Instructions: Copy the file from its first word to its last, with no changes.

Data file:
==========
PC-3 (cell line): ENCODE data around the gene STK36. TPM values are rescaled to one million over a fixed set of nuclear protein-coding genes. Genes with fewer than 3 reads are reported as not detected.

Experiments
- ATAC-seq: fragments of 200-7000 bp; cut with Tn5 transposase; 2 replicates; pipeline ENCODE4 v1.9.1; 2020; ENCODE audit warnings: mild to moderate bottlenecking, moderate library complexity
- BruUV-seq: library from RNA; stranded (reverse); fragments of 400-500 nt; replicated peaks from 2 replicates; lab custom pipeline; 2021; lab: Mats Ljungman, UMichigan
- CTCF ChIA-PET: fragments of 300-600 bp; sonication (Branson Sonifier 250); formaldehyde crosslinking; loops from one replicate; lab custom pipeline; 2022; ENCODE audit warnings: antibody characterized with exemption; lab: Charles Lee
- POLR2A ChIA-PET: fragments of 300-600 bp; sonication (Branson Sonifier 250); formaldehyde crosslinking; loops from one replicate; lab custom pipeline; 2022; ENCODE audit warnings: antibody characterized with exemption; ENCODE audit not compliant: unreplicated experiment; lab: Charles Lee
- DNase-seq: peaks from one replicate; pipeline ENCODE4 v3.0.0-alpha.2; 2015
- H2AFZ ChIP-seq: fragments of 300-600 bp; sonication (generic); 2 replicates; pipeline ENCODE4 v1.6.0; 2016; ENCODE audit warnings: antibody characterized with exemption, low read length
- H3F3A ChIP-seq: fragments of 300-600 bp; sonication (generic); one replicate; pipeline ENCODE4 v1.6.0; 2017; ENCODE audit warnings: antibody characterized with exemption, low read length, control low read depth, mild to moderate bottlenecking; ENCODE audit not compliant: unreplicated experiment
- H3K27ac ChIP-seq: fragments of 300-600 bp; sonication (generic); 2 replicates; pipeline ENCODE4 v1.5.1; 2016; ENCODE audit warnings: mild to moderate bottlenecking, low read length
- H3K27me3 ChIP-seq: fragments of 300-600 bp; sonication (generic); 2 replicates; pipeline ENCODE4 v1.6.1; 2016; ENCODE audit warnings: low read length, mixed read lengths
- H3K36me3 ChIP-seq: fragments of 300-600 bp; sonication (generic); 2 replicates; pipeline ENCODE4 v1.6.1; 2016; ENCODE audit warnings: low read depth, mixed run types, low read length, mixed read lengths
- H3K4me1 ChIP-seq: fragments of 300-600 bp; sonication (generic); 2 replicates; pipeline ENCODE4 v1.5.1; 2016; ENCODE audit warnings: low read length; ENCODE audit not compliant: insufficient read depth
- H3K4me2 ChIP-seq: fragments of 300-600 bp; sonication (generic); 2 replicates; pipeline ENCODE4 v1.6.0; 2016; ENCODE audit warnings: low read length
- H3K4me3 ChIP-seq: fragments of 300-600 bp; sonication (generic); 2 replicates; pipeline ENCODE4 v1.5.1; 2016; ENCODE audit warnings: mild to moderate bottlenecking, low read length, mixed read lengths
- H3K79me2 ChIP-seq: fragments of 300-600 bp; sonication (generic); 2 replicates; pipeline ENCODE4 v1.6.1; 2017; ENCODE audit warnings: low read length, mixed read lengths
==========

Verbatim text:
PC-3 (cell line): ENCODE data around the gene STK36. TPM values are rescaled to one million over a fixed set of nuclear protein-coding genes. Genes with fewer than 3 reads are reported as not detected.

Experiments
- ATAC-seq: fragments of 200-7000 bp; cut with Tn5 transposase; 2 replicates; pipeline ENCODE4 v1.9.1; 2020; ENCODE audit warnings: mild to moderate bottlenecking, moderate library complexity
- BruUV-seq: library from RNA; stranded (reverse); fragments of 400-500 nt; replicated peaks from 2 replicates; lab custom pipeline; 2021; lab: Mats Ljungman, UMichigan
- CTCF ChIA-PET: fragments of 300-600 bp; sonication (Branson Sonifier 250); formaldehyde crosslinking; loops from one replicate; lab custom pipeline; 2022; ENCODE audit warnings: antibody characterized with exemption; lab: Charles Lee
- POLR2A ChIA-PET: fragments of 300-600 bp; sonication (Branson Sonifier 250); formaldehyde crosslinking; loops from one replicate; lab custom pipeline; 2022; ENCODE audit warnings: antibody characterized with exemption; ENCODE audit not compliant: unreplicated experiment; lab: Charles Lee
- DNase-seq: peaks from one replicate; pipeline ENCODE4 v3.0.0-alpha.2; 2015
- H2AFZ ChIP-seq: fragments of 300-600 bp; sonication (generic); 2 replicates; pipeline ENCODE4 v1.6.0; 2016; ENCODE audit warnings: antibody characterized with exemption, low read length
- H3F3A ChIP-seq: fragments of 300-600 bp; sonication (generic); one replicate; pipeline ENCODE4 v1.6.0; 2017; ENCODE audit warnings: antibody characterized with exemption, low read length, control low read depth, mild to moderate bottlenecking; ENCODE audit not compliant: unreplicated experiment
- H3K27ac ChIP-seq: fragments of 300-600 bp; sonication (generic); 2 replicates; pipeline ENCODE4 v1.5.1; 2016; ENCODE audit warnings: mild to moderate bottlenecking, low read length
- H3K27me3 ChIP-seq: fragments of 300-600 bp; sonication (generic); 2 replicates; pipeline ENCODE4 v1.6.1; 2016; ENCODE audit warnings: low read length, mixed read lengths
- H3K36me3 ChIP-seq: fragments of 300-600 bp; sonication (generic); 2 replicates; pipeline ENCODE4 v1.6.1; 2016; ENCODE audit warnings: low read depth, mixed run types, low read length, mixed read lengths
- H3K4me1 ChIP-seq: fragments of 300-600 bp; sonication (generic); 2 replicates; pipeline ENCODE4 v1.5.1; 2016; ENCODE audit warnings: low read length; ENCODE audit not compliant: insufficient read depth
- H3K4me2 ChIP-seq: fragments of 300-600 bp; sonication (generic); 2 replicates; pipeline ENCODE4 v1.6.0; 2016; ENCODE audit warnings: low read length
- H3K4me3 ChIP-seq: fragments of 300-600 bp; sonication (generic); 2 replicates; pipeline ENCODE4 v1.5.1; 2016; ENCODE audit warnings: mild to moderate bottlenecking, low read length, mixed read lengths
- H3K79me2 ChIP-seq: fragments of 300-600 bp; sonication (generic); 2 replicates; pipeline ENCODE4 v1.6.1; 2017; ENCODE audit warnings: low read length, mixed read lengths